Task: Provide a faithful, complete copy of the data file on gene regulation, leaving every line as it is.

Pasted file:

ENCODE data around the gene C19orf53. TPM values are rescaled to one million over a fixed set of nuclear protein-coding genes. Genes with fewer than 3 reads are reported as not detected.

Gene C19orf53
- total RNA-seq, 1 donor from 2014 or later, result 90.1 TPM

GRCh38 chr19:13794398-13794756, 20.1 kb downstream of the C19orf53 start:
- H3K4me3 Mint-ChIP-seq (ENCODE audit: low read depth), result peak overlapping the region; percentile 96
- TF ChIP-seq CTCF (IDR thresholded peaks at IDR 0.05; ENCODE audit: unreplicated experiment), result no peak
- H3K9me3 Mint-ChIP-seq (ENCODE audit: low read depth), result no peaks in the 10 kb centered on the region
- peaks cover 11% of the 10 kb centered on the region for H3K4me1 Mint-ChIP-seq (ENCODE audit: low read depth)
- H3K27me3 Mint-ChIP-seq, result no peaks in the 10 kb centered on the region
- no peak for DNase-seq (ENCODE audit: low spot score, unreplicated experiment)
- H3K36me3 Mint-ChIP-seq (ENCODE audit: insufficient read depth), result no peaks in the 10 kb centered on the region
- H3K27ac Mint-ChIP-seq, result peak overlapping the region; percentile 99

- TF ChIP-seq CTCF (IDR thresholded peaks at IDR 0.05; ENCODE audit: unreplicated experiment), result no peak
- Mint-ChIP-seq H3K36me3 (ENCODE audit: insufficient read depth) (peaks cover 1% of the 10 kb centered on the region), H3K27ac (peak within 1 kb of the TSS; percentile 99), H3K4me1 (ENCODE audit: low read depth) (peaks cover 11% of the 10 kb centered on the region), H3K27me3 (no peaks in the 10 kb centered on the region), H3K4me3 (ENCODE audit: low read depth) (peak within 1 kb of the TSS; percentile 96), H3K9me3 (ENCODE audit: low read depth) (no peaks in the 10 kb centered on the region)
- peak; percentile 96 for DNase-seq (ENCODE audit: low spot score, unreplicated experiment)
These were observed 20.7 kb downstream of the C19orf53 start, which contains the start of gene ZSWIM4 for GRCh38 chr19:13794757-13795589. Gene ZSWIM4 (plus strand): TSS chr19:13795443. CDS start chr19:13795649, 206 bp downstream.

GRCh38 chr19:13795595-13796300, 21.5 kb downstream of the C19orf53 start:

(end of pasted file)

ENCODE data around the gene C19orf53. TPM values are rescaled to one million over a fixed set of nuclear protein-coding genes. Genes with fewer than 3 reads are reported as not detected.

Gene C19orf53
- total RNA-seq, 1 donor from 2014 or later, result 90.1 TPM

GRCh38 chr19:13794398-13794756, 20.1 kb downstream of the C19orf53 start:
- H3K4me3 Mint-ChIP-seq (ENCODE audit: low read depth), result peak overlapping the region; percentile 96
- TF ChIP-seq CTCF (IDR thresholded peaks at IDR 0.05; ENCODE audit: unreplicated experiment), result no peak
- H3K9me3 Mint-ChIP-seq (ENCODE audit: low read depth), result no peaks in the 10 kb centered on the region
- peaks cover 11% of the 10 kb centered on the region for H3K4me1 Mint-ChIP-seq (ENCODE audit: low read depth)
- H3K27me3 Mint-ChIP-seq, result no peaks in the 10 kb centered on the region
- no peak for DNase-seq (ENCODE audit: low spot score, unreplicated experiment)
- H3K36me3 Mint-ChIP-seq (ENCODE audit: insufficient read depth), result no peaks in the 10 kb centered on the region
- H3K27ac Mint-ChIP-seq, result peak overlapping the region; percentile 99

- TF ChIP-seq CTCF (IDR thresholded peaks at IDR 0.05; ENCODE audit: unreplicated experiment), result no peak
- Mint-ChIP-seq H3K36me3 (ENCODE audit: insufficient read depth) (peaks cover 1% of the 10 kb centered on the region), H3K27ac (peak within 1 kb of the TSS; percentile 99), H3K4me1 (ENCODE audit: low read depth) (peaks cover 11% of the 10 kb centered on the region), H3K27me3 (no peaks in the 10 kb centered on the region), H3K4me3 (ENCODE audit: low read depth) (peak within 1 kb of the TSS; percentile 96), H3K9me3 (ENCODE audit: low read depth) (no peaks in the 10 kb centered on the region)
- peak; percentile 96 for DNase-seq (ENCODE audit: low spot score, unreplicated experiment)
These were observed 20.7 kb downstream of the C19orf53 start, which contains the start of gene ZSWIM4 for GRCh38 chr19:13794757-13795589. Gene ZSWIM4 (plus strand): TSS chr19:13795443. CDS start chr19:13795649, 206 bp downstream.

GRCh38 chr19:13795595-13796300, 21.5 kb downstream of the C19orf53 start: